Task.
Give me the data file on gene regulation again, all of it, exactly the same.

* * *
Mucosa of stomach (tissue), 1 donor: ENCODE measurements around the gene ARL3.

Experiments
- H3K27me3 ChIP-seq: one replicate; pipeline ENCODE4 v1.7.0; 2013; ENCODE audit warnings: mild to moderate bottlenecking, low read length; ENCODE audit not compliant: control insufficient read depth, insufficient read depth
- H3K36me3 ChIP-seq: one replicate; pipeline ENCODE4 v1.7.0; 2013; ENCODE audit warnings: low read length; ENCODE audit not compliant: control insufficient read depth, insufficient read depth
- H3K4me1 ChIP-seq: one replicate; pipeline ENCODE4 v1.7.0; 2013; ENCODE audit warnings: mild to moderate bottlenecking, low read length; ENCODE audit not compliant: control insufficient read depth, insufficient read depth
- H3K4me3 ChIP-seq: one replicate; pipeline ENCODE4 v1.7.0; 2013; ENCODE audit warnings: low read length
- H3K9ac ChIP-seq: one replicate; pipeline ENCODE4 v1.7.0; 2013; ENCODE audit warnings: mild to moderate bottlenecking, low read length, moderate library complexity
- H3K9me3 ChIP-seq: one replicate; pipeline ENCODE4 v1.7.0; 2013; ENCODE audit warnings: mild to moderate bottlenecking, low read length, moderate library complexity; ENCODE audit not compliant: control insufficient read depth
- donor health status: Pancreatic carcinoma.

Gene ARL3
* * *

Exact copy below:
Mucosa of stomach (tissue), 1 donor: ENCODE measurements around the gene ARL3.

Experiments
- H3K27me3 ChIP-seq: one replicate; pipeline ENCODE4 v1.7.0; 2013; ENCODE audit warnings: mild to moderate bottlenecking, low read length; ENCODE audit not compliant: control insufficient read depth, insufficient read depth
- H3K36me3 ChIP-seq: one replicate; pipeline ENCODE4 v1.7.0; 2013; ENCODE audit warnings: low read length; ENCODE audit not compliant: control insufficient read depth, insufficient read depth
- H3K4me1 ChIP-seq: one replicate; pipeline ENCODE4 v1.7.0; 2013; ENCODE audit warnings: mild to moderate bottlenecking, low read length; ENCODE audit not compliant: control insufficient read depth, insufficient read depth
- H3K4me3 ChIP-seq: one replicate; pipeline ENCODE4 v1.7.0; 2013; ENCODE audit warnings: low read length
- H3K9ac ChIP-seq: one replicate; pipeline ENCODE4 v1.7.0; 2013; ENCODE audit warnings: mild to moderate bottlenecking, low read length, moderate library complexity
- H3K9me3 ChIP-seq: one replicate; pipeline ENCODE4 v1.7.0; 2013; ENCODE audit warnings: mild to moderate bottlenecking, low read length, moderate library complexity; ENCODE audit not compliant: control insufficient read depth
- donor health status: Pancreatic carcinoma.

Gene ARL3